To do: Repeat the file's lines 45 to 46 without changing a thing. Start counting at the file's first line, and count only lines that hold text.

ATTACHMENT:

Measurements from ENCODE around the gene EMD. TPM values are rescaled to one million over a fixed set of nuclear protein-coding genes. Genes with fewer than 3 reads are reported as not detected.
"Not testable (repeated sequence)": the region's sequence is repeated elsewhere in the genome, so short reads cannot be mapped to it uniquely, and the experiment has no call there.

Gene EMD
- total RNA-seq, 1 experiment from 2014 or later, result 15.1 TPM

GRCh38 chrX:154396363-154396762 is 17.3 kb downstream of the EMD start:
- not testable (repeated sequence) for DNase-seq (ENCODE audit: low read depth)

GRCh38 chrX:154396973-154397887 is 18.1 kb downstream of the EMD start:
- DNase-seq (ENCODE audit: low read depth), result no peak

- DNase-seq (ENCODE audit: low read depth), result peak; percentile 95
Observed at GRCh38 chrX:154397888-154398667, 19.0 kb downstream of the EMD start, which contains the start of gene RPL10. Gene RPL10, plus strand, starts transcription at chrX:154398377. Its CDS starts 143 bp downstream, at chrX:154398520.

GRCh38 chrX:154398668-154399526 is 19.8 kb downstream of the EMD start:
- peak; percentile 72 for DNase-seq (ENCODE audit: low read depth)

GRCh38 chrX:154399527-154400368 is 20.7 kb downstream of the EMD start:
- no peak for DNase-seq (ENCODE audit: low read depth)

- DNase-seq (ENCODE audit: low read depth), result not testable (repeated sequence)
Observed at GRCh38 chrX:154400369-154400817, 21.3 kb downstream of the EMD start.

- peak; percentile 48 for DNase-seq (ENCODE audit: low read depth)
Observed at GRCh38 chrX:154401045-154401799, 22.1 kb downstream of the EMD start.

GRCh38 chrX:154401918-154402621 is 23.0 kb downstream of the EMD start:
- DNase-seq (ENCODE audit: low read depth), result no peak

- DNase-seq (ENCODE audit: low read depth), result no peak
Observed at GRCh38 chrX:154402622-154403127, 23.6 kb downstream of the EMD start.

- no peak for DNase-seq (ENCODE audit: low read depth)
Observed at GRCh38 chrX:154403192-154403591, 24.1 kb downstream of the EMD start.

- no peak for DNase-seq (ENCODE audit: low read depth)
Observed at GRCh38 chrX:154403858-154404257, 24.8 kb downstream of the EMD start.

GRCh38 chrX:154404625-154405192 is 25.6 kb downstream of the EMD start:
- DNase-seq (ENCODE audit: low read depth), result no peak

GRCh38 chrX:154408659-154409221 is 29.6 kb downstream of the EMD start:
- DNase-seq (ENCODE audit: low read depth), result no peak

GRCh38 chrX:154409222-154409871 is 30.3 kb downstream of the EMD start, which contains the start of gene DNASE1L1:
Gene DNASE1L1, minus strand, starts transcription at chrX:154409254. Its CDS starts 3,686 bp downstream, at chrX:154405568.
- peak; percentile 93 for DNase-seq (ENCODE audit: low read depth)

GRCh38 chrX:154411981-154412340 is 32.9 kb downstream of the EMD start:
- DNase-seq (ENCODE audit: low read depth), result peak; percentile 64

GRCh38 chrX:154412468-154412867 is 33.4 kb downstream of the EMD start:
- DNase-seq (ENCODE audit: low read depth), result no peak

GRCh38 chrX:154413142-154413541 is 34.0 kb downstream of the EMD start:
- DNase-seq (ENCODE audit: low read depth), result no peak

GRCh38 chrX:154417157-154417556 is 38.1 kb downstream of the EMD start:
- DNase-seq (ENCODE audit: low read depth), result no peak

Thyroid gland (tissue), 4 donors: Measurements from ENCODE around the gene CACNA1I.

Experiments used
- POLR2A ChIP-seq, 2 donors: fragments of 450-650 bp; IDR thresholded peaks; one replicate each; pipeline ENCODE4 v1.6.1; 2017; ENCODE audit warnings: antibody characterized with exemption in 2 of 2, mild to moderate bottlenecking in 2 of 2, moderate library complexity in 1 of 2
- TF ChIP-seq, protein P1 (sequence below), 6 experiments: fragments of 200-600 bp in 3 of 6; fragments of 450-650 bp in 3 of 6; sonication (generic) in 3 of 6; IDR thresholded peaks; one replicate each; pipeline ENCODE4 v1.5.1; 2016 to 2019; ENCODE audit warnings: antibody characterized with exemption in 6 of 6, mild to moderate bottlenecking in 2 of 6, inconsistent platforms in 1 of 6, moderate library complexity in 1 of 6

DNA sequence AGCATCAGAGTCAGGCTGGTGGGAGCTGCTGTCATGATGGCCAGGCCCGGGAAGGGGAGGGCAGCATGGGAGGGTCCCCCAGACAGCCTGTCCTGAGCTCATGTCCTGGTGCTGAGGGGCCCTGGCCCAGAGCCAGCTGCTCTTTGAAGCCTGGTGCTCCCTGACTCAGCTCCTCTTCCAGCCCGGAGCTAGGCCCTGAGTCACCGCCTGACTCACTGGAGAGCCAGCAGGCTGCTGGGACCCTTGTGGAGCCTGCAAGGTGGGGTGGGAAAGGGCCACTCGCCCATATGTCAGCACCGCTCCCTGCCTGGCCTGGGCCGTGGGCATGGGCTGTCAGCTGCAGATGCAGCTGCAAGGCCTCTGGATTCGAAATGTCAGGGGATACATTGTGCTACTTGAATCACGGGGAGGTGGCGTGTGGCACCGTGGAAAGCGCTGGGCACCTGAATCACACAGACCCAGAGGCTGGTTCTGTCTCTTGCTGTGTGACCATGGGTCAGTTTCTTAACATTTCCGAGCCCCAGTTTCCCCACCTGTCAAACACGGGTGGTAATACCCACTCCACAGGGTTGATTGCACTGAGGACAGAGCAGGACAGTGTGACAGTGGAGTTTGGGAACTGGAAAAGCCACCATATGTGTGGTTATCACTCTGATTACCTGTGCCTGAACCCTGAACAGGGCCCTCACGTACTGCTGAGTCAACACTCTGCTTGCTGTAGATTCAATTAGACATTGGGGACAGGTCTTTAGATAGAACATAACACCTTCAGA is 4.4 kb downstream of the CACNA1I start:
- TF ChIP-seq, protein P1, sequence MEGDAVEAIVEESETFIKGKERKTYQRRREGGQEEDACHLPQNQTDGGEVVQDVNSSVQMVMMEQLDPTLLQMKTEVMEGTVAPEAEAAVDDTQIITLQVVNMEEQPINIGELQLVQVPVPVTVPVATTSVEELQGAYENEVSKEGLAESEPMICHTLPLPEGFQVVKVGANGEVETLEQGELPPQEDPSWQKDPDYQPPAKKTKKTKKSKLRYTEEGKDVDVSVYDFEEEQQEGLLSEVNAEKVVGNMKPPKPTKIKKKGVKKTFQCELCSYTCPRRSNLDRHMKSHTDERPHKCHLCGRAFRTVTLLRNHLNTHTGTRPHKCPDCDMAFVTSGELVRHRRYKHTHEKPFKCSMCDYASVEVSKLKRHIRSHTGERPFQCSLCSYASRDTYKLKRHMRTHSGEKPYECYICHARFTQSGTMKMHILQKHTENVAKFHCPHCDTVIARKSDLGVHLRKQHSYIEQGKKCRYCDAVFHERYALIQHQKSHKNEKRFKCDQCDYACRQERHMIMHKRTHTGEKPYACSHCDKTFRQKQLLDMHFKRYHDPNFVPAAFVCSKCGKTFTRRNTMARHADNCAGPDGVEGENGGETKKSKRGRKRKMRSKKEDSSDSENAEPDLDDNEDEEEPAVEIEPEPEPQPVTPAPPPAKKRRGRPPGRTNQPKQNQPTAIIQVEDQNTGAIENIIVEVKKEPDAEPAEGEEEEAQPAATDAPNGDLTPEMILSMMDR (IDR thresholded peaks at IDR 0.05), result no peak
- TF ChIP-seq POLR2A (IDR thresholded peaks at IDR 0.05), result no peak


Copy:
- TF ChIP-seq, protein P1 (sequence below), 6 experiments: fragments of 200-600 bp in 3 of 6; fragments of 450-650 bp in 3 of 6; sonication (generic) in 3 of 6; IDR thresholded peaks; one replicate each; pipeline ENCODE4 v1.5.1; 2016 to 2019; ENCODE audit warnings: antibody characterized with exemption in 6 of 6, mild to moderate bottlenecking in 2 of 6, inconsistent platforms in 1 of 6, moderate library complexity in 1 of 6

DNA sequence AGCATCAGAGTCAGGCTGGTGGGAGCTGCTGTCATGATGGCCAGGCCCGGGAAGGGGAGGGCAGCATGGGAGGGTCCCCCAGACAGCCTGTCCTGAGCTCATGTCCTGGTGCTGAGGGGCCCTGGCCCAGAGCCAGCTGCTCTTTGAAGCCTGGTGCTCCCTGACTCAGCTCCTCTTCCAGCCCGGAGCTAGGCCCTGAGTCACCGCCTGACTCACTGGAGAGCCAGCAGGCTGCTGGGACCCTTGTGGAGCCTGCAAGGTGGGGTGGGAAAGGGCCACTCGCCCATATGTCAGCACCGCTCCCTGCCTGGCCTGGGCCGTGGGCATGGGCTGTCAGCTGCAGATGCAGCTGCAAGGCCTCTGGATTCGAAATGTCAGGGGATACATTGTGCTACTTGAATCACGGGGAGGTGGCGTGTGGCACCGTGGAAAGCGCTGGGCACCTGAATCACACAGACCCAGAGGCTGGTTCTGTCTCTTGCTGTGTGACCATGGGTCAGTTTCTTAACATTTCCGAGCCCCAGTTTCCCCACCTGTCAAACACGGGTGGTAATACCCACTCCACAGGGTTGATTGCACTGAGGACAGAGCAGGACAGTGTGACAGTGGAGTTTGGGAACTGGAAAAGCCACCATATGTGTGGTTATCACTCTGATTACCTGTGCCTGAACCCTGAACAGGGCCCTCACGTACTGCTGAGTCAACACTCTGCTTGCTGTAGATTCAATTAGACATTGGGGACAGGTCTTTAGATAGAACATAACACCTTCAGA is 4.4 kb downstream of the CACNA1I start: